MSP Liam McArthur recently won the right to introduce a Member’s Bill to the Scottish Parliament to permit assisted dying for terminally ill residents of Scotland. As philosophers with research expertise in end of life ethics, as well as extensive first-hand experience with physicians, dying patients, and their families, we believe that the McArthur bill represents a positive step to improve how people die in Scotland. We urge residents of Scotland and their elected representatives in Parliament to support its passage, and have set out our evidence-based case for supporting the bill in a position statement.

The majority of people in Scotland die of chronic illnesses with lengthy decline phases, such as cancer and heart disease, and for many of us, the best life will not turn out to be the longest possible life. For a handful of patients, the best life – and the best death – may be achieved by collaborating with their physicians to shorten their lives with the help of a lethal medication. As it stands, it is virtually certain that medically-assisted dying occurs now in Scotland, but without regulation or transparency. Far better, we think, for medically-assisted dying to be legally available to a small segment of qualified patients and carried out conscientiously and in the open by trained professionals.

Critics of medically-assisted dying often express reservations about medical professionals agreeing to help end patients’ lives. Such reservations are understandable. Under the McArthur bill, no medical professional, nor any patient, is legally compelled to participate in assisted dying. Some worry that legalised assisted dying will undermine our commitment to palliative care for the dying. However, research investigating this issue in parts of Europe and the United States where assisted dying has been legalised shows that such worries are unfounded.

Some representatives of disabled communities express the concern that legalised medically-assisted dying fails to respect the rights of the disabled. They worry that it will result in disabled individuals being subject to pressure to die, as well as conveying the message that their lives are not worth living. We too would have reservations if the law posed such dangers to the disabled community. However, the McArthur bill allows only the terminally ill to seek assisted dying and makes no reference to disability. We also note that polls show broad support for assisted dying laws amongst people with disabilities.

At the heart of the McArthur Bill is the fundamental ethical principle that competent, terminally ill adults should have the right to decide for themselves how to die. We welcome further discussion about the place of assisted dying in a just and compassionate society, which, we hope, will demonstrate that the bill’s essential provisions deserve the support of the people of Scotland and their MSPs.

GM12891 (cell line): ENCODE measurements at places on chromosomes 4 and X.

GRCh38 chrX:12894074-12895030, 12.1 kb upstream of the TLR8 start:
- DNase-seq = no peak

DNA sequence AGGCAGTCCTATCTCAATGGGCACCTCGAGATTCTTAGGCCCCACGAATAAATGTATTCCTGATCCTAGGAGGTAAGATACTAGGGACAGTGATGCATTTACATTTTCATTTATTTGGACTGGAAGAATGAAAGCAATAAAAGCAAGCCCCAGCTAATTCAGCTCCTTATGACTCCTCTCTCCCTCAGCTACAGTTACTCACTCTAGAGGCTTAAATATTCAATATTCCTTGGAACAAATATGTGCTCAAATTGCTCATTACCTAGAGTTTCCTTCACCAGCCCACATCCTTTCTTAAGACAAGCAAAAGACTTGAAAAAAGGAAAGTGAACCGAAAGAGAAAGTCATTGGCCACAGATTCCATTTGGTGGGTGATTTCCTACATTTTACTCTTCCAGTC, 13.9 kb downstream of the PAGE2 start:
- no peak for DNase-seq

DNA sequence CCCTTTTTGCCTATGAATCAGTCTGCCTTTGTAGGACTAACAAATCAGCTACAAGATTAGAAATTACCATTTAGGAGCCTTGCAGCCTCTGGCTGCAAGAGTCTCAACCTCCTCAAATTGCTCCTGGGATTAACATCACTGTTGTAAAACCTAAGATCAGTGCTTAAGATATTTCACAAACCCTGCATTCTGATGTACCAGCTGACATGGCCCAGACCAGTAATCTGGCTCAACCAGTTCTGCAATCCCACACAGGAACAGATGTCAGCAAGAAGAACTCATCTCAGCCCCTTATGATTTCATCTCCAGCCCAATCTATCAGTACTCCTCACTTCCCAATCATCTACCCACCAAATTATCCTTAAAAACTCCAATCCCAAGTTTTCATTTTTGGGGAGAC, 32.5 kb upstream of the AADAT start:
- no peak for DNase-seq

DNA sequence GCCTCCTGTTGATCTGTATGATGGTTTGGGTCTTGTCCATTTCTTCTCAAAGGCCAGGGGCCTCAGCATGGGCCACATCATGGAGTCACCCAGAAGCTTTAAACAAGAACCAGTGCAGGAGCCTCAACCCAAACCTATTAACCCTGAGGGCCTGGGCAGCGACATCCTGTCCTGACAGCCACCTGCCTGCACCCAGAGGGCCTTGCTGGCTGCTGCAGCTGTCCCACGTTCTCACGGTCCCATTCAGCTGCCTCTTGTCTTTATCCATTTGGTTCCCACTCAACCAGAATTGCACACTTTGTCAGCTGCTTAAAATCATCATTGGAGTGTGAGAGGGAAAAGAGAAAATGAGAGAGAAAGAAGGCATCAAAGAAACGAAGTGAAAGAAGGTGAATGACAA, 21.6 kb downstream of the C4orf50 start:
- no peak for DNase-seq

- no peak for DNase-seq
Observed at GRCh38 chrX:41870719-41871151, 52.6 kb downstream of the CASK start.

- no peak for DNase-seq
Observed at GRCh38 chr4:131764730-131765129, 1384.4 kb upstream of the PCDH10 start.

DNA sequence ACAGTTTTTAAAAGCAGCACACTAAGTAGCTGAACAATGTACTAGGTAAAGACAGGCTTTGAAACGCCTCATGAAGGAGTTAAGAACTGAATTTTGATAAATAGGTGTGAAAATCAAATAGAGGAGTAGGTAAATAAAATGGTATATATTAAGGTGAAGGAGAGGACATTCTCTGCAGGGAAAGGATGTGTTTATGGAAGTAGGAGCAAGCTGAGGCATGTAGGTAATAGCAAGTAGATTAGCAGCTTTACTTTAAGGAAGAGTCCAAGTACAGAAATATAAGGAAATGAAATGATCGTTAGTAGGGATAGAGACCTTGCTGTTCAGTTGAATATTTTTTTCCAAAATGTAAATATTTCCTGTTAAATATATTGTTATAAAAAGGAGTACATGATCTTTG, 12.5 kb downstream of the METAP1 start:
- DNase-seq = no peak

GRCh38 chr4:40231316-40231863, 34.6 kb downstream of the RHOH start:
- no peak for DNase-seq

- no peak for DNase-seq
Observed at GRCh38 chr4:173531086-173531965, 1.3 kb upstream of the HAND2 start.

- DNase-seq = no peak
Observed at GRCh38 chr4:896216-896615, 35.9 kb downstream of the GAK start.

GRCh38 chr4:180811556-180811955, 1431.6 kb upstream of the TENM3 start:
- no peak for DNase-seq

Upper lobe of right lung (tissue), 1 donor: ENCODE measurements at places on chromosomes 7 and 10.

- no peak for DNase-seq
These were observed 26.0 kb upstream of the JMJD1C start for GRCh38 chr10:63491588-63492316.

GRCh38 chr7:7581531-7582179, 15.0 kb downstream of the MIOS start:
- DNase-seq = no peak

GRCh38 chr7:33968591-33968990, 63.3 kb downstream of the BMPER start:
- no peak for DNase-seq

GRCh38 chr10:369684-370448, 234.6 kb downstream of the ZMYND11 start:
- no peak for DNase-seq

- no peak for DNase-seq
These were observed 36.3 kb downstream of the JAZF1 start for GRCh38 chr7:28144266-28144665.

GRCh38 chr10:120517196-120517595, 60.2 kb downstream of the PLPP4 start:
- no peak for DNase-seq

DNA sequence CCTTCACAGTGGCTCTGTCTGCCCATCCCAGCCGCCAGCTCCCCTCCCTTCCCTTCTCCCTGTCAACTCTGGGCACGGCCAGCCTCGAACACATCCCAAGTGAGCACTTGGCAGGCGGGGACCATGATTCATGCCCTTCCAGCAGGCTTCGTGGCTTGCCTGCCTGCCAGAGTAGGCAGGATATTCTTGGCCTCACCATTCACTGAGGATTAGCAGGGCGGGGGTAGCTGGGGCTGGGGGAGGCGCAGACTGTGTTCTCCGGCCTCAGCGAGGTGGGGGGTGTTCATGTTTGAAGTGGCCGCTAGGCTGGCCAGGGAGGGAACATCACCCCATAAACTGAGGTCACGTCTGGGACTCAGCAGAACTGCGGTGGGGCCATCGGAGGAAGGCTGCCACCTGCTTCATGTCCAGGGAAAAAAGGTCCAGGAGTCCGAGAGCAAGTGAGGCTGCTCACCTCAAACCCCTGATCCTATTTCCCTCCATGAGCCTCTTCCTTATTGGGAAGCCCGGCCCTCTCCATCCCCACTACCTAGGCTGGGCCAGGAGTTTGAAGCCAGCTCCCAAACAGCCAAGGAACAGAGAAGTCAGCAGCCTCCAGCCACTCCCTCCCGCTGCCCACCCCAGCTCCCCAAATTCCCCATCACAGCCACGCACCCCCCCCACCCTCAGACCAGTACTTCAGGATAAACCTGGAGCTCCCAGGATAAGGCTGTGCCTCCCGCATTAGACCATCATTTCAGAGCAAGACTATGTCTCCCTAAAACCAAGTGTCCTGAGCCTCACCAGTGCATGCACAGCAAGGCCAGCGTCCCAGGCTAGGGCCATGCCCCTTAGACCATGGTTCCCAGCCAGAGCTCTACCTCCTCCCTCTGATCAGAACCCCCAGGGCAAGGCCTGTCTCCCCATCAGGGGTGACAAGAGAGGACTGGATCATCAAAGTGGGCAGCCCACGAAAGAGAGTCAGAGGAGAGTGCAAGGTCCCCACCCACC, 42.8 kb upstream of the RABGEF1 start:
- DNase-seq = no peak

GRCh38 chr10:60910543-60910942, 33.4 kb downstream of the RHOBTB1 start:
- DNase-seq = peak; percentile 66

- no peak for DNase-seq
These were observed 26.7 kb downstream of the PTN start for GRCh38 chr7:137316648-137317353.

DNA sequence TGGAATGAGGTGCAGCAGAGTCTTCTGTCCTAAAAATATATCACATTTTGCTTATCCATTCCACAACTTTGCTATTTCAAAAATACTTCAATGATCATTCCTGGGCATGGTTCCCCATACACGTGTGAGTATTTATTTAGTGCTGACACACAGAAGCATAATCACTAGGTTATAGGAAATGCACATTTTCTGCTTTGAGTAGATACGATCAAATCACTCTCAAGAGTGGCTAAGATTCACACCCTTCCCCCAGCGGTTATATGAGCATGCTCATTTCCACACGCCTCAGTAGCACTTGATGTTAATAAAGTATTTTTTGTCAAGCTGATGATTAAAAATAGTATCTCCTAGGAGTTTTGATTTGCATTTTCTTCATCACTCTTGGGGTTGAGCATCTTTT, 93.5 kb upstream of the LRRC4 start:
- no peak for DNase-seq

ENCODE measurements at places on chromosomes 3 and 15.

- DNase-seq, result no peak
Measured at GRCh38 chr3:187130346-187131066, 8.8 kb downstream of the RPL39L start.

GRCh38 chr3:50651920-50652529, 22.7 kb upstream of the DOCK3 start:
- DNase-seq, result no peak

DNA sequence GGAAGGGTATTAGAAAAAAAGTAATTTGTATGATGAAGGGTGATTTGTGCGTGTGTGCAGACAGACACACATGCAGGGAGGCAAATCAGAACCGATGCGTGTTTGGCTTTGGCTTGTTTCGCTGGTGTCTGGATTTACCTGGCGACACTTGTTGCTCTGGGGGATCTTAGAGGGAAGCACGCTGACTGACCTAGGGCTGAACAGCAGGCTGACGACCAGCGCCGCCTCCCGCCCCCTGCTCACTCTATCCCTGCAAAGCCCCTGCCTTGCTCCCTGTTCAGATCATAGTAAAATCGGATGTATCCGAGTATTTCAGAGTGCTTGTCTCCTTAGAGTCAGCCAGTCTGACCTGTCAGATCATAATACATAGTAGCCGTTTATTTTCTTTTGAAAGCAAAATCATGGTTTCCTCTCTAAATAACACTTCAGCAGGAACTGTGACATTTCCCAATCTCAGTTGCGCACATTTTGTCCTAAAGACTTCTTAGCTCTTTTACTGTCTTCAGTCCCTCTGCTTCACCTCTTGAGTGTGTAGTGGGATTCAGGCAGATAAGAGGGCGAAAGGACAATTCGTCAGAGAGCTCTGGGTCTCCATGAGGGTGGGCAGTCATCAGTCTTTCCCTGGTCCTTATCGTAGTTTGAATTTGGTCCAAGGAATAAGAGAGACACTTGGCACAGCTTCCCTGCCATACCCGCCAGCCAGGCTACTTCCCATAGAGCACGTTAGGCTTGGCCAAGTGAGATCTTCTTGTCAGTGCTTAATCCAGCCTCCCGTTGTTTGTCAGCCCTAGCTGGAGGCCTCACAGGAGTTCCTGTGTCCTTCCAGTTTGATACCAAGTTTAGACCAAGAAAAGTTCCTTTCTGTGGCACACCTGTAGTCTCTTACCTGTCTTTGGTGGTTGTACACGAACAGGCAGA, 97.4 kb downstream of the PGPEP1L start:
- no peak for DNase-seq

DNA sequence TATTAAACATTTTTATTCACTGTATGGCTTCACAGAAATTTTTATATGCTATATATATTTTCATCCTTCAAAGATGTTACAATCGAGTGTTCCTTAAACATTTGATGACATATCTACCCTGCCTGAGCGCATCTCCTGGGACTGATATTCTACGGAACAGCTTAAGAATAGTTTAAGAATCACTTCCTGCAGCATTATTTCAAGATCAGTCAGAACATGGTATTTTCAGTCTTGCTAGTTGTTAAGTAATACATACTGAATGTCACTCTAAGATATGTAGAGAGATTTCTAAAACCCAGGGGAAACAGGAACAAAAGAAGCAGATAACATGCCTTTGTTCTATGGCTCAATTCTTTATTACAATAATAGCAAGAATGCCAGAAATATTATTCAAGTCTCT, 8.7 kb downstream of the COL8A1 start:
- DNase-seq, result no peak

The consortium will hold an event where it will officially announce its position at the University of Edinburgh on Monday May 22.

Professor Michael Cholbi, University of Edinburgh; Professor Ben Colburn, University of Glasgow; Professor Michael Gill, University of Edinburgh; Dr Joseph Millum, University of St Andrews, Professor Glen Pettigrove, University of Glasgow (Philosophers' Consortium on Assisted Dying in Scotland)

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End Ferguson Marine uncertainty

ONE of the defining factors in the success or failure of any company is surely "certainty". Yet one of the most troubled companies in Scotland is still facing an increasingly uncertain future.

Ferguson Marine, at the centre of the Calmac ferry saga, was "saved" by being taken into public ownership and we are waiting for the two ferries to be finally completed at an enormous cost to the taxpayer. The Scottish Government has now suggested that its ultimate aim is to return the yard to the private sector. Yet who in their right mind would invest in a company when there is no clear business strategy and the whole operation seems to lurch from crisis to crisis?

Taxpayers still don't know the whole story surrounding the Ferguson Marine debacle and this lack of transparency will do nothing to encourage new buyers to appear on the horizon. Let's have the truth, the whole truth and nothing but the truth in relation to Ferguson Marine. Only then will there be any hope of shipbuilding survival on the Lower Clyde.

Bob MacDougall, Kippen.

The amnesia of Alex Salmond

NOT for the first time have I wondered at what point members of political parties have their sense of irony removed. I’m now wondering if, on leaving office, they have their memories wiped.